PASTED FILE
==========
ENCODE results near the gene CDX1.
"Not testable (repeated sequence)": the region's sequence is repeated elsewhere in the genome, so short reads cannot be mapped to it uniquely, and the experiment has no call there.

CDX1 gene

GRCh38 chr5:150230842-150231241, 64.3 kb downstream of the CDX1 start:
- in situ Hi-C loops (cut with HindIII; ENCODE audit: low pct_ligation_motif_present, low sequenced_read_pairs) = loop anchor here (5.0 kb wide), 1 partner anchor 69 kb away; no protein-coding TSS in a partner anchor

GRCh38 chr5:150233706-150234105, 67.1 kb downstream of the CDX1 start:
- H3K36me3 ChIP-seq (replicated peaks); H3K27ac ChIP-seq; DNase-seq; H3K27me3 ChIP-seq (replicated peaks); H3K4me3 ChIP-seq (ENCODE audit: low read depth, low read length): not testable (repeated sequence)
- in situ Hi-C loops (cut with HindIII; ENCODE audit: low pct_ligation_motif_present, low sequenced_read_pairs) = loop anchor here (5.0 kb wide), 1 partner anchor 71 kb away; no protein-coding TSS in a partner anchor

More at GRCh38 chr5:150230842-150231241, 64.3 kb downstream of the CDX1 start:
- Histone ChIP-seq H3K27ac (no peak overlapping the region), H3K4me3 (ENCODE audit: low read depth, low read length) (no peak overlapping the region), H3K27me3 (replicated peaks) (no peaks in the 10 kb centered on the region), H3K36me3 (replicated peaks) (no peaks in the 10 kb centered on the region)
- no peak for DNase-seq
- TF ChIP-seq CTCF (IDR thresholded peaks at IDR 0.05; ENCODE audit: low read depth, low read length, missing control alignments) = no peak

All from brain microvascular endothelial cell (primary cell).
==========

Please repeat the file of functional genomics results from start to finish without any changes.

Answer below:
ENCODE results near the gene CDX1.
"Not testable (repeated sequence)": the region's sequence is repeated elsewhere in the genome, so short reads cannot be mapped to it uniquely, and the experiment has no call there.

CDX1 gene

GRCh38 chr5:150230842-150231241, 64.3 kb downstream of the CDX1 start:
- in situ Hi-C loops (cut with HindIII; ENCODE audit: low pct_ligation_motif_present, low sequenced_read_pairs) = loop anchor here (5.0 kb wide), 1 partner anchor 69 kb away; no protein-coding TSS in a partner anchor

GRCh38 chr5:150233706-150234105, 67.1 kb downstream of the CDX1 start:
- H3K36me3 ChIP-seq (replicated peaks); H3K27ac ChIP-seq; DNase-seq; H3K27me3 ChIP-seq (replicated peaks); H3K4me3 ChIP-seq (ENCODE audit: low read depth, low read length): not testable (repeated sequence)
- in situ Hi-C loops (cut with HindIII; ENCODE audit: low pct_ligation_motif_present, low sequenced_read_pairs) = loop anchor here (5.0 kb wide), 1 partner anchor 71 kb away; no protein-coding TSS in a partner anchor

More at GRCh38 chr5:150230842-150231241, 64.3 kb downstream of the CDX1 start:
- Histone ChIP-seq H3K27ac (no peak overlapping the region), H3K4me3 (ENCODE audit: low read depth, low read length) (no peak overlapping the region), H3K27me3 (replicated peaks) (no peaks in the 10 kb centered on the region), H3K36me3 (replicated peaks) (no peaks in the 10 kb centered on the region)
- no peak for DNase-seq
- TF ChIP-seq CTCF (IDR thresholded peaks at IDR 0.05; ENCODE audit: low read depth, low read length, missing control alignments) = no peak

All from brain microvascular endothelial cell (primary cell).